Driving Mining Into A Digital Future

Article written by Rodwill

Driving Mining Into A Digital Future

"The implementation of digital technologies in mines – including the current hot topic, artificial intelligence – can drive productivity, improve safety, and ensure environmental stewardship." 

According to a 2023 PwC survey, 100% of mining CEOs in South Africa are now committed to transitioning to digital technologies, including integrating these technologies into their environmental, social and governance (ESG) programmes.

Despite these advancements, the survey reports a consensus among these CEOs that although there has been development in the use and understanding of technology within the mining sector, there is much room for improvement.

Lesley Hutchins, managing executive for mining industrial at BCX, says it must be remembered that legacy systems aren’t easily retrofitted, making efforts costly and challenging calculations around return on investment (ROI).

“If the lifespan of a mine is short, less than seven years, digitisation and achieving ROI is almost impossible in this already labour- and capital-intensive industry. However, digitisation is nevertheless proceeding across the value chain – from finding and mining through processing and trading,” she says.

The Digital Transformation Of Mines

Digital tools can drive productivity, improve safety, and ensure environmental stewardship. Automated drilling and hauling systems, internet of things (IoT) sensors monitoring mine conditions, drones for surveying, and data analytics for operational efficiency are just some technological possibilities, she says.

“These solutions all depend on extracting value from data – finding, organising, and analysing it, at speed. By centralising operational data, mine operators are able to use the information to improve the condition and functionality of their assets, allow for remote work, and ensure that processes run efficiently.

“Digitisation’s potential to enhance decision making cannot be understated. Real-time data allows for the swift identification and rectification of operational inefficiencies, leading to cost savings and increased production rates.

“Mine operators can use predictive analytics to anticipate equipment failures before they occur, reducing downtime and maintenance costs.”

Centralising data management, applying master data management strategies, and using model-driven processes, says Hutchins, allows for better planning, taking advantage of market prices, and improving ore recovery forecasts.

Currently, digitisation efforts are clustered in processing areas of the business, and in logistics, planning and supply chain management. In these, small improvements make a big impact on the bottom line.

“In these areas, simply by digitising work, the mining, mineral processing, and metals industry (MMM) has a quick win in collaboration, productivity, and efficiency. Digital work can be done from anywhere in the plant, from various sites, or remotely. This means that people can accomplish more.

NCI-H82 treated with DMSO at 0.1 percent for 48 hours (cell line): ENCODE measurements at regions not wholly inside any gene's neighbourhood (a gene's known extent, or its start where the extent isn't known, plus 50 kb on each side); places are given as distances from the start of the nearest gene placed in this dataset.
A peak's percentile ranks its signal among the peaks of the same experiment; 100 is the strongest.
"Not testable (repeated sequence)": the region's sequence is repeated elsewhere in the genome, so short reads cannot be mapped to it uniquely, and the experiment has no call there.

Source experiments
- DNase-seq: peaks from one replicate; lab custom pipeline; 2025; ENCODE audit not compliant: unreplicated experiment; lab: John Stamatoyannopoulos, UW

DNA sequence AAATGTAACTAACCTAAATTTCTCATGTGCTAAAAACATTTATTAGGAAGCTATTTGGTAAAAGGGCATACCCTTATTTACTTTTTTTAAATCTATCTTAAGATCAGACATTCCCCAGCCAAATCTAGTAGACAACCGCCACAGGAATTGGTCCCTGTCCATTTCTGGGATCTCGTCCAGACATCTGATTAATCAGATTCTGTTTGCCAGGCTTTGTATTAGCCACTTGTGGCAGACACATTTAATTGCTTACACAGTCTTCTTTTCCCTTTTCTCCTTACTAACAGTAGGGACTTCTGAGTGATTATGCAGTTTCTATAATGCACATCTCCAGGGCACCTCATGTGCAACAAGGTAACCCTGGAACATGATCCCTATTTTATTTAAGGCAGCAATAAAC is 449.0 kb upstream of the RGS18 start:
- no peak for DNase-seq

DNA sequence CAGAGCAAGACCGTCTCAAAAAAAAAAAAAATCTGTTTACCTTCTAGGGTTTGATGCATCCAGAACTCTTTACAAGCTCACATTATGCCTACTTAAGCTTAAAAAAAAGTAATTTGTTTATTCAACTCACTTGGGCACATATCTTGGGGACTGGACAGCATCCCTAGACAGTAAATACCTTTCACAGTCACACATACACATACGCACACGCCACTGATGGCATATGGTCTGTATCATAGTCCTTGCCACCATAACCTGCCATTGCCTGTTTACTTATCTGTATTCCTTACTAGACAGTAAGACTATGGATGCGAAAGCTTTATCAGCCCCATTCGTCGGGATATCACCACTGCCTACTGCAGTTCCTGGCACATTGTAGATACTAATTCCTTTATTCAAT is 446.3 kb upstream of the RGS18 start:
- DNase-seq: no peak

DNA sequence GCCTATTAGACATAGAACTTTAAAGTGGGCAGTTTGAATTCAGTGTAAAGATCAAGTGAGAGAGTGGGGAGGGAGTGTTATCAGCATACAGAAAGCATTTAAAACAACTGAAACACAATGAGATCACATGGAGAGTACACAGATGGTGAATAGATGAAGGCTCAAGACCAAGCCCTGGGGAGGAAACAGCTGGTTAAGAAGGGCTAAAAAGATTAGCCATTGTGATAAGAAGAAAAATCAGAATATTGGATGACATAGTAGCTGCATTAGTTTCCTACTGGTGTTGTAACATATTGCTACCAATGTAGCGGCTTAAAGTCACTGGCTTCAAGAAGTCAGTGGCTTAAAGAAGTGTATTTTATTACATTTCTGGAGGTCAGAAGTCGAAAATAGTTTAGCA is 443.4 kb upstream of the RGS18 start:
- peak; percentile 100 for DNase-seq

By centralising operational data, mine operators are able to use the information to improve the condition and functionality of their assets, allow for remote work, and ensure that processes run efficiently – Hutchins

“Safety is of course a key issue in the MMM sector, and digitisation offers remarkable tools to protect workers. Technologies such as wearables that alert systems to hazardous conditions can significantly reduce workplace accidents.

“Labour unions, integral stakeholders in the industry, have also noted that digital technology is vital for improving health and safety, and plays a significant role in communication,” she says.

The Virtual Twin

Numerous players in the mining industry have been adopting, adapting, and even developing technology to improve aspects related to safety, productivity and sustainability.

Many examples come to mind, but more frequently than not, these are invariably point solutions that aim at improving specific parts of processes in isolation. Examples of applied technologies include sensors and internet of things (IoT), robotics and automation, virtual and augmented reality, digital photogrammetry and light detection and ranging (LiDAR), and data analytics and artificial intelligence, to name a few.

Efforts to master and improve applications of these technologies across mining processes must not be understated, but there is more to be done in terms of connecting the dots between them. Once these technologies and the data they interact with are connected and “converse” with one another, then significant levers – those that transform businesses – can start to be pulled.

The ultimate target is to make the mine operate like an automated factory within the framework of a virtual twin. This framework provides a live virtual replication of the real world in which processes – or systems – are interlinked and associated with one another, with the underlying data that informs and describes those processes.

It is this data associativity, combined with smart methods and algorithms, that allows one to constantly chase value while in operation, adjusting to uncertainty and unplanned events, being of technical, mechanic, or market nature.

The virtual twin framework allows closing of the loop between information technology and operational technology, while leveraging AI algorithms, cloud and edge computing, within an environment that is cybersecure by design.

It allows miners to think out the box and virtually test ideas before physically implementing them.

So, the virtual twin aggregates a range of technologies as described above within a dynamic, live, and scientifically accurate system-of- systems framework. 

Technology Challenges

Gustavo Pilger, worldwide GEOVIA R&D strategy and management director at Dassault Systèmes, says to overcome the technology challenges mines face, they need to recognise that many industries parallel to mining have gone through similar digital transformation journeys.